Power, pork and patronage: Decentralisation and the politicisation of the development budget in Papua New Guinea

Matthew Allen, Zahid Hasnain

    Research output: Contribution to journalArticle

    Abstract

    This paper examines a number of recent empirical studies of local-level decision-making in relation to development planning and, especially, the allocation of state development funds in Papua New Guinea. The discussion is framed by the extensive theoretical and Papua New Guinea literature on patronage politics and political culture, by the recent history of decentralisation reforms, and by the frequently articulated, but largely anecdotal, observations about the functioning of district and local-level governance processes.In contrast to the anecdotal vision of widespread and chronic dysfunctionality, the studies considered here paint a picture of considerable spatial and regional variation. We offer some tentative hypotheses to explain this variation, while flagging the need for more empirical work. We outline how these preliminary findings have informed a program of research that is currently being undertaken at the district and local government levels with a view to gaining a better understanding of the extent and nature of spatial variation in the local-level governance of state development funds in Papua New Guinea.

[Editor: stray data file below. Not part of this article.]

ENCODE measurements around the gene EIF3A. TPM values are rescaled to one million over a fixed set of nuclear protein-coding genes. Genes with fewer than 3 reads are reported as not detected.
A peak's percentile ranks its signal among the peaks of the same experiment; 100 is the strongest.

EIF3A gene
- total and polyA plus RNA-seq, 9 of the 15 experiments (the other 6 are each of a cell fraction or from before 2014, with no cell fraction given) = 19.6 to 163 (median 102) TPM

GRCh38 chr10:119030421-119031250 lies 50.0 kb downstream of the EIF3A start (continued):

Original languageEnglish
    Pages (from-to)7-31
    JournalCommonwealth Journal of Local Governance
    Volume6
    Issue number6
    DOIs
    Publication statusPublished - 2010

    Fingerprint Dive into the research topics of 'Power, pork and patronage: Decentralisation and the politicisation of the development budget in Papua New Guinea'. Together they form a unique fingerprint.

    Cite this